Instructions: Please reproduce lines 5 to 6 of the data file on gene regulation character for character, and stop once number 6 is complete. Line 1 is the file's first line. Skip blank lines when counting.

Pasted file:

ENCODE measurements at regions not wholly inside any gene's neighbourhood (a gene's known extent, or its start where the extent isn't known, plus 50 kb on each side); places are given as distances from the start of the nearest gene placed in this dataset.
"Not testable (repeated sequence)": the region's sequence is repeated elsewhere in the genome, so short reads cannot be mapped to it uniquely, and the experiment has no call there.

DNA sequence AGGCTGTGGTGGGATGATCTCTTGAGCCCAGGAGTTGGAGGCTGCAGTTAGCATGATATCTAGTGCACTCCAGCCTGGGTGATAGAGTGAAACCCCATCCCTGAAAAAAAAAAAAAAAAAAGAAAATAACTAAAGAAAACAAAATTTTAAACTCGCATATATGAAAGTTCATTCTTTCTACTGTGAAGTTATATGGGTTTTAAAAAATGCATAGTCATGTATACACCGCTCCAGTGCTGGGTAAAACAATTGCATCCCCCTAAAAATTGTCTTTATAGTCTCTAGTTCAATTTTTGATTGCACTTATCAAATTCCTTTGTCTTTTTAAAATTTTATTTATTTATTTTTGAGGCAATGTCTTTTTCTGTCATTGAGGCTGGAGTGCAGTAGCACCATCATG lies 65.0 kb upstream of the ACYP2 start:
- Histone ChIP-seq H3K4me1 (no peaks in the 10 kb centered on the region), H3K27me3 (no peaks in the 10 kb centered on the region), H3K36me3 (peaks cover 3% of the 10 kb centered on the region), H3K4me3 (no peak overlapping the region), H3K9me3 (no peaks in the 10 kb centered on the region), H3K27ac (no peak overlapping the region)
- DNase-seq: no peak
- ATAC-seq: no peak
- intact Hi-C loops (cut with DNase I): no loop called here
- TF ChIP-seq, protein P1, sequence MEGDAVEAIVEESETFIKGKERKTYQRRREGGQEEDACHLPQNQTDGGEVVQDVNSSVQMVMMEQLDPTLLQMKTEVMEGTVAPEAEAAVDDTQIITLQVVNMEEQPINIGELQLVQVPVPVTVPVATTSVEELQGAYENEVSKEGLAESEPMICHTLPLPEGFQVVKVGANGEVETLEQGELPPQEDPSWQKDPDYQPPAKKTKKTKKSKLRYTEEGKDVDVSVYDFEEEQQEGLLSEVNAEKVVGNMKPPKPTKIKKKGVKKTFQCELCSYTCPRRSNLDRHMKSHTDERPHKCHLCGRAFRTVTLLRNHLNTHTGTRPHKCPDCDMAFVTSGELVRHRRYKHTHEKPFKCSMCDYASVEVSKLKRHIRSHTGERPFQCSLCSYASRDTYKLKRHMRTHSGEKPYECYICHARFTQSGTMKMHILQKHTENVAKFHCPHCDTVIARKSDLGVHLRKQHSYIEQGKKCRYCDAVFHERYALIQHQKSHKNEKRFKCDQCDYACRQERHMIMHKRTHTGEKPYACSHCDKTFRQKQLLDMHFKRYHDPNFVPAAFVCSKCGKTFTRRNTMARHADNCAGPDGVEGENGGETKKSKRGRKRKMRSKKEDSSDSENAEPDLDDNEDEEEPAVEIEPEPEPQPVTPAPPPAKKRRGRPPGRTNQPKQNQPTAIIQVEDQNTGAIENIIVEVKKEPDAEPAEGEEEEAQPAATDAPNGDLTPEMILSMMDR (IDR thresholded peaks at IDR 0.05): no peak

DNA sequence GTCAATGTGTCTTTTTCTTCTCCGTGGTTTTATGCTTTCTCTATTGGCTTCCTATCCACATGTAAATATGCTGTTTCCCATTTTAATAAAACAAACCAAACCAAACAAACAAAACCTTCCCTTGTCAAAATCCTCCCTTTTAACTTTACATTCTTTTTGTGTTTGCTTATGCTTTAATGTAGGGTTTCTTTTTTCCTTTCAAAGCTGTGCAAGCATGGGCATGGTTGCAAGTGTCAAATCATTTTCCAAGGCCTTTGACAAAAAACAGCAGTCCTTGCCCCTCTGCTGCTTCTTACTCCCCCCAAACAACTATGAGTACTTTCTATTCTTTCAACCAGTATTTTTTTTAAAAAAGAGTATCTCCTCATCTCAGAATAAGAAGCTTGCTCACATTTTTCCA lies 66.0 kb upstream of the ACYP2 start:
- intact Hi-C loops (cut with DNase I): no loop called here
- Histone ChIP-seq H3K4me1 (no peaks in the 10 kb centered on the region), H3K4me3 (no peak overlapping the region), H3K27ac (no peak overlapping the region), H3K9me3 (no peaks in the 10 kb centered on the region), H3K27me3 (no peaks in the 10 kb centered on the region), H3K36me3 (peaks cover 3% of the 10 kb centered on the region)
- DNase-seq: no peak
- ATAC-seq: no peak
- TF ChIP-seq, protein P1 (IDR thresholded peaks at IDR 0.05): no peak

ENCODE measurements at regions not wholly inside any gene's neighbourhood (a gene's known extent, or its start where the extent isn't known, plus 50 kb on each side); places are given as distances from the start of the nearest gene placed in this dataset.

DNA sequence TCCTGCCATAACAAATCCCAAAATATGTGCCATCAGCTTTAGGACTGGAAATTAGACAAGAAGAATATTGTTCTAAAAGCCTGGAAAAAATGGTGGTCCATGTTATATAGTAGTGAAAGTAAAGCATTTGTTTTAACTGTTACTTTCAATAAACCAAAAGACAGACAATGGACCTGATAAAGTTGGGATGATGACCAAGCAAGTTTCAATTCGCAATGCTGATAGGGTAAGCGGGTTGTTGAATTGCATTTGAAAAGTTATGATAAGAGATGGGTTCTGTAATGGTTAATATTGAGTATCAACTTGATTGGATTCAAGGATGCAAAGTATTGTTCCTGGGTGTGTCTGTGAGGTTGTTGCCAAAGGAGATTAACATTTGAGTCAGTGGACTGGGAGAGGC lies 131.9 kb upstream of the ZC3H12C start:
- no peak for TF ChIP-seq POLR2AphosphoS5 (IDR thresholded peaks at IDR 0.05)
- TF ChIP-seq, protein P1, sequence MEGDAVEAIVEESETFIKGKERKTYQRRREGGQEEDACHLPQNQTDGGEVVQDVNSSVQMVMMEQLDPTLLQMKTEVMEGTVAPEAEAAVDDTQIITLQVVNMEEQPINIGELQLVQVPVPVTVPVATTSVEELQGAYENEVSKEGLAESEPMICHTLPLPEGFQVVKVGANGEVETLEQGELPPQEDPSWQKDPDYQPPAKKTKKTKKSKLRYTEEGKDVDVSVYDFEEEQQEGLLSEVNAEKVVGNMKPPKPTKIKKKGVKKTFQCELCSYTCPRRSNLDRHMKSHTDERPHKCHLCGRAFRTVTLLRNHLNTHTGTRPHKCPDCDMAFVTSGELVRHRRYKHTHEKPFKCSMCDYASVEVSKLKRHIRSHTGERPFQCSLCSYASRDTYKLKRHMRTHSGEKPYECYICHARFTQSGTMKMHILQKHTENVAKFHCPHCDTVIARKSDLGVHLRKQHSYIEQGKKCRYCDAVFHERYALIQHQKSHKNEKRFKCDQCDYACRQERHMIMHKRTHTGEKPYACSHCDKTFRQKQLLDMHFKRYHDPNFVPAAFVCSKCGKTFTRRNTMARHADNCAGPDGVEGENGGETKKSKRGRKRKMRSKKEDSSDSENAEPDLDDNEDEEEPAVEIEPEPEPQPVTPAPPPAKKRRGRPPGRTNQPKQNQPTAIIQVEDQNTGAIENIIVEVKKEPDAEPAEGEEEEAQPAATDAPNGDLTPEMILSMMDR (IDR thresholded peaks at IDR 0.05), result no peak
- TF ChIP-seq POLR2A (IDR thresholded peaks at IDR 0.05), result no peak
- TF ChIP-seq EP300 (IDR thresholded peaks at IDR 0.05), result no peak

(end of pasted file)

- DNase-seq: no peak
- ATAC-seq: no peak